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Keeping Nepenthes cuttings alive

Mar 25, 2020
Hi everyone. First, apologies for yet another "how do I keep my plants alive" post. I have had a search around, but I get the impression that there are so many variables, and every case is a little bit unique in it's own right, such that maybe there isn't one solution for all problems.

Anyway... a friend recently sent me some Nepenthes from Malaysia, consisting of 1 cutting and 1 small plant with some of the root (the root was snapped). Unfortunately, many of the leaves also appear to have been bent near the base, which isn't ideal. I am unsure which exact species they are.

Following advice I found online, I took a smaller cutting from the base of the original cutting, using a razor underneath distilled water. I then made a slight split at the base of each cutting, and stuffed a few strands of sphagnum moss in the split. I then planted these two cuttings in a mixture of roughly 1/3 sphagnum moss, Perlite, and horticultural fine sand. With the plant which had some root left, I did not cut that, I just planted it as-is, in the same type of mixture.

I have put the pots inside a germinator, which I have rigged up to control temperature and humidity, using a Raspberry Pi and some hardware. I've also put an LED grow-light on top.

Apparently this is a lowland species (that's where my friend lives), so during the day I maintain a temperature of approximately 30c, and a humidity of around 75-85%. During the night I aim for around 24c, with higher humidity of >90%. The LED light runs for about 12 hours a day, all through the day.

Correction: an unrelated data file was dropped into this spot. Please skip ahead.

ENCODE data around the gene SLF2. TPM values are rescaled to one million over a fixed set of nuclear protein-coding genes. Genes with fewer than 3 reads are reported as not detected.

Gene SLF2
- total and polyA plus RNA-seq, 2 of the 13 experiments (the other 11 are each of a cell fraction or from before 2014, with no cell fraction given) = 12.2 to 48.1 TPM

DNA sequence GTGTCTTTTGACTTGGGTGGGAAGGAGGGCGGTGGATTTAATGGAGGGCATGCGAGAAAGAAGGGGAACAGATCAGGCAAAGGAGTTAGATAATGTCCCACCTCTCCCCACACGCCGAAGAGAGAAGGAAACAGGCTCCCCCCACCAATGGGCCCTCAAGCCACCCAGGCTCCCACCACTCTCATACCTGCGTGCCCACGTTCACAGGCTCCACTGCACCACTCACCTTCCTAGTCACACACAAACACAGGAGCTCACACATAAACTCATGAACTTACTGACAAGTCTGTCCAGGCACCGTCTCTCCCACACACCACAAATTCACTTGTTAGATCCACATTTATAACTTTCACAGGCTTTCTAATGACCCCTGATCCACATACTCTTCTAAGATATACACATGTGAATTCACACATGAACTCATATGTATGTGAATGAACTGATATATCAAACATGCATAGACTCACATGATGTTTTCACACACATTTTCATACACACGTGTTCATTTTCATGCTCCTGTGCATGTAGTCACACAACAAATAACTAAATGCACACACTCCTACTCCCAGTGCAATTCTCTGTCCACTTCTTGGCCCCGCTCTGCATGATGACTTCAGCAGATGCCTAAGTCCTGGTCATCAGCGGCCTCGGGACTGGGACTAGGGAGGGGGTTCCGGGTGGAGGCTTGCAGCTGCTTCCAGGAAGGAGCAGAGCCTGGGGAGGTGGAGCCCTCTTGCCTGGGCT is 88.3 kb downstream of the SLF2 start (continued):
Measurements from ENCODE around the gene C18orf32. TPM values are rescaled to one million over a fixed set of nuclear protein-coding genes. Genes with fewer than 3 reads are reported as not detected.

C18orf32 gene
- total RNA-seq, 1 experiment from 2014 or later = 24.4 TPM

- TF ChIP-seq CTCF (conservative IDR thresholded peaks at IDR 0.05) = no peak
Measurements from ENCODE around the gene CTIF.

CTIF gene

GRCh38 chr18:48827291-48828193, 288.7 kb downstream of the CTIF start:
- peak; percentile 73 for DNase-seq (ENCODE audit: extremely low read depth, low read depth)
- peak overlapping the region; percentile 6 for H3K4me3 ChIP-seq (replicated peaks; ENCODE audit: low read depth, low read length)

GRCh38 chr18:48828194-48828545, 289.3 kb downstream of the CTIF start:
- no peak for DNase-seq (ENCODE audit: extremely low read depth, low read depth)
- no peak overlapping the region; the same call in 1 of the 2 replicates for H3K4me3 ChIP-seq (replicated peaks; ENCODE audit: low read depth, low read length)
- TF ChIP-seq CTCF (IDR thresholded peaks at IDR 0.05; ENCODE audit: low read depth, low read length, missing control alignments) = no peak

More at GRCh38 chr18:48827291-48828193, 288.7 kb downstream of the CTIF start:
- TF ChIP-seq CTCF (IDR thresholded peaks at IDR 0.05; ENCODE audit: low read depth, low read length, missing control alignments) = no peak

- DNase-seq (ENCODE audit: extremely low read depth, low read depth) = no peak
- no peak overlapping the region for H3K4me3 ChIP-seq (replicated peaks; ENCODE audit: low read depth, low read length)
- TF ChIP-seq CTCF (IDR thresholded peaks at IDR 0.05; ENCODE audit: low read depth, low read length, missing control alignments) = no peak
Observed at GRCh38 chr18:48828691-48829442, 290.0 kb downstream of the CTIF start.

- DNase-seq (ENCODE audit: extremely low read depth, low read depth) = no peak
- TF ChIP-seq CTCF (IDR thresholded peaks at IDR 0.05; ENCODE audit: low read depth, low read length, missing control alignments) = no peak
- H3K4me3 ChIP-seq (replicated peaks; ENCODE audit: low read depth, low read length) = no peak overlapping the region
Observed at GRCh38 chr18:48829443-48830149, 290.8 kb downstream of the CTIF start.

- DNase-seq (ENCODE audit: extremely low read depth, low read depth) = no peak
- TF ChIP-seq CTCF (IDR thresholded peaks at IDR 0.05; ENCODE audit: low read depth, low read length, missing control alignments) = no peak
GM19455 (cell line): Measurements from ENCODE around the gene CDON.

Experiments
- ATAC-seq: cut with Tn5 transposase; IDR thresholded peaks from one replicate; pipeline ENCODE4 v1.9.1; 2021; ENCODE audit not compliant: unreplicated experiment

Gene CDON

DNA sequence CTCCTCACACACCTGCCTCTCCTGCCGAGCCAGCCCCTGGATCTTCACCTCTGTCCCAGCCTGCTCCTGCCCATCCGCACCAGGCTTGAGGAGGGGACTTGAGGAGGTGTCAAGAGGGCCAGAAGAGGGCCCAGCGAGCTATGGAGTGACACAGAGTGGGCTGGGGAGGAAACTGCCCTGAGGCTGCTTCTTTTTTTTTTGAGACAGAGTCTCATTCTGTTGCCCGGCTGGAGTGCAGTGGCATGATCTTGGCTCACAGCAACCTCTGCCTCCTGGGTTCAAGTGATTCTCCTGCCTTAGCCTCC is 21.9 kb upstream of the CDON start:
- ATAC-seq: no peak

I potted the plants up about 2 weeks ago, and unfortunately the whole plant with the root has turned mostly brown, with only a small section of green left. The smallest cutting appears to also be turning brown, with one of the leaves already brown. It's difficult to tell what's happening with the larger cutting though. I think it may be turning brown, but if so, very very slowly.

I would really appreciate any advice on what I could do to improve the chances of any of them surviving! Also, do you think the larger plant, which is mostly brown, is recoverable?

Many thanks in advance.







I'm growing CPs in the Desert of Tucson, Az
Staff member
Jul 12, 2001
Tucson, Arizona USA
Sometimes with Nep cuttings they look worse before they look better. Nothing jumps out to me as wrong, so as long as you keep the media quite damp and give them stability and time, you'll have your best chance. Yes even the worst looking one can recover. I've had Nep cuttings completely lose their growth or be a cutting with no growth for months and then a node activates and new growth pops up.
Good luck!

Take this as an example: FINALLY some growth out of this N. ventricosa "Porcelain"... And that's a plant that froze and killed off the growth but already had roots... So imagine a stem that is trying to grow roots as well as leaves. It takes time, but generally they're pretty quick and efficient at it. (Unless the plant is known for being picky or a slow grower)
Aug 4, 2008
All your technique and conditions look fine if a bit hot. Maybe lower your heat to 26 or 27. However those have traveled a long way for cuttings and spent a lot of time in transit. That's going to knock down the sucess rate a bit. Also, I've been told wild collected cuttings are much harder to root, which those might be.
Mar 25, 2020
Andrew, Grey Moss, thanks a lot for your replies, I appreciate it.

I'm really pleased to hear that I don't seem to have made any major errors, and have more-or-less the right sort of environment. Very interesting thread there - it's promising to see examples of them bouncing back and then flourishing. Fingers crossed! :)

Thanks for the thoughts on the heat, I think I'll lower that a touch. Yes they are wild cuttings - my friend is lucky enough to have them growing at the end of his garden in Borneo, he lives in the Sarawak area.